TAPAS Magzine

My food photographs has featured in Tapas Magazine, Spainmedia.

Here is the article (translated by Google Translate.)

The bananas explode, the eggs break and shine glistening in the foreground, the potato burns melting butter and the tomatoes drip a paint as red as their flesh. The photographic works of Tatsuro Nishimura impact but do not cause the bug to bite, but the view in a very personal way. "In my personal work, I always wonder how I can make an interesting picture of this?" I like to take my time and participate in the creative process, play with lighting, composition, texture and style. all the elements of still life photography in food photography otherwise, it simply becomes an image of food, "says Tatsuro for Tapas. Even with all this creative process on the table, the images are still unusual; there are no compositions, there is no Each photo project has a different concept, but my "I like to make my own recipes and, sometimes, edible objects ask me to turn them into something that is not related to food" work with food treats to stimulate visually. I'm not sure I can say that it has a story, but that's the concept behind it. I continue to challenge myself to create unexpected food images. "The objective, in view is, is not to create something delicious," that's the chefs' thing, "he says. The view is the sense in which I am most interested. We are surrounded by food photographs that capture beautiful foods or fresh ingredients. I admit that those kinds of images make me hungry, but I'm not interested in taking pictures like that. I respect the talent of the chefs and the work of the farmers, but I prefer to put my own stamp on things, make my own recipes and, sometimes, the edible objects ask me to turn them into something that is not really related to food Tatsuro finds inspiration interacting with the world and with his own thoughts. "The process to inspire me is very similar to exercising: you can run today and do push-ups tomorrow, the next day doing sit-ups, you follow this kind of routine until you become stronger, faster and more natural. when I do not have a camera in my hands. " or 110 TAPAS March 2019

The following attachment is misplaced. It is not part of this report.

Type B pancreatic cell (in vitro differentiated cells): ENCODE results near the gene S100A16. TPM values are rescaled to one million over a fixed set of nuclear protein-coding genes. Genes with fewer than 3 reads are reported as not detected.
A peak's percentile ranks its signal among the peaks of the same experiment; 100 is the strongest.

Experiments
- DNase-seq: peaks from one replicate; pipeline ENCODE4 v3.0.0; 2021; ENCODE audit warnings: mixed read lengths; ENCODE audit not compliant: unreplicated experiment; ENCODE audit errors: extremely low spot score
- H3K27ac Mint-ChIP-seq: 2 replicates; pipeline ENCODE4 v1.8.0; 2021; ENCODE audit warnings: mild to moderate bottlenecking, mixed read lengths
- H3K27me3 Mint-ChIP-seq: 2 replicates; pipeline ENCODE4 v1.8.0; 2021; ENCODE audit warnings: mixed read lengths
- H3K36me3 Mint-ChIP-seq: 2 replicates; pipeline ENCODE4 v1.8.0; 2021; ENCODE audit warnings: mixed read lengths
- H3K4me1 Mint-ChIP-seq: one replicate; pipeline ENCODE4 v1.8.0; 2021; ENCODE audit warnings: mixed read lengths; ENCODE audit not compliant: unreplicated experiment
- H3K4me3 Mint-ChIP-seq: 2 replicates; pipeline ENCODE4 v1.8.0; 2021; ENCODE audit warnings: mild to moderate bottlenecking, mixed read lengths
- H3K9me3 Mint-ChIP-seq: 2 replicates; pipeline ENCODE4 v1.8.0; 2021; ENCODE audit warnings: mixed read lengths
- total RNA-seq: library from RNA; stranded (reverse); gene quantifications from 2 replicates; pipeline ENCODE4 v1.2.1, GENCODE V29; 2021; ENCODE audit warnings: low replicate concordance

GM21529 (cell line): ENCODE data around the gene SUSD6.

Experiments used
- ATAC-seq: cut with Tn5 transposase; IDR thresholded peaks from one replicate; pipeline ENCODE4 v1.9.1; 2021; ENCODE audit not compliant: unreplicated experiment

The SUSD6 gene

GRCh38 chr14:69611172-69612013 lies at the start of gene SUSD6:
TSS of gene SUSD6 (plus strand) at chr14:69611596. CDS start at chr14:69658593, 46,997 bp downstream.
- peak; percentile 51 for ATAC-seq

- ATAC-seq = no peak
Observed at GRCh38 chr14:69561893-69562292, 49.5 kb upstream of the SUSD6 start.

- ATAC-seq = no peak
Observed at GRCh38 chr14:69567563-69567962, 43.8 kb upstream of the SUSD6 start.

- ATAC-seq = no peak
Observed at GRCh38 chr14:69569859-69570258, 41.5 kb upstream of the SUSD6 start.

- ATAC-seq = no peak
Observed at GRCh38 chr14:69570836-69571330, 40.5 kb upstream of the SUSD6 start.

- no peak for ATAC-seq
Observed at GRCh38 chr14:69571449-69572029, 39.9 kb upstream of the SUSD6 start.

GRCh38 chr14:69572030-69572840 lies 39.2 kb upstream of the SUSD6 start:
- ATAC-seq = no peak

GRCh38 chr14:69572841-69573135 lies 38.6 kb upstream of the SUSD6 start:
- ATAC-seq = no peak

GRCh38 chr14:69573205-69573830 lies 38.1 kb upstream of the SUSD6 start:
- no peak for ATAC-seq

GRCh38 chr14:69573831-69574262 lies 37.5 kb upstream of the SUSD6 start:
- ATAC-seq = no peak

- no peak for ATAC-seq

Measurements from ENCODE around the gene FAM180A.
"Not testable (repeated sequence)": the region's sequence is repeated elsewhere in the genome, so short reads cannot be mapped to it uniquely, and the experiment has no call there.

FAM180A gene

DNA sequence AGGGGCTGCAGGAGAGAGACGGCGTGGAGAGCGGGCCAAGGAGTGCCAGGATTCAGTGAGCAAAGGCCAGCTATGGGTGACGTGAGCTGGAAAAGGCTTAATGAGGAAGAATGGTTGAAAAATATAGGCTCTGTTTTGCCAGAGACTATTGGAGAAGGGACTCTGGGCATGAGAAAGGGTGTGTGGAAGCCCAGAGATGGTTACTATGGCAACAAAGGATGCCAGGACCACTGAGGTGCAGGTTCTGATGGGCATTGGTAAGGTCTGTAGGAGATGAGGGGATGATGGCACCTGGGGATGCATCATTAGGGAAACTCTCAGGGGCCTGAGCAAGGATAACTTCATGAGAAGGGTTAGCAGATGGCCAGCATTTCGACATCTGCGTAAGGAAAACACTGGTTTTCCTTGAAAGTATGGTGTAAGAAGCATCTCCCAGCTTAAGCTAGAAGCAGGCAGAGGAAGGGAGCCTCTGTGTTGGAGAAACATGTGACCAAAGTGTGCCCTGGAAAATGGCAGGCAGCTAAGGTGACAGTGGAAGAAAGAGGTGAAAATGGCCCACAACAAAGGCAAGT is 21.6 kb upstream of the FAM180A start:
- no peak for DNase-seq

Fila 96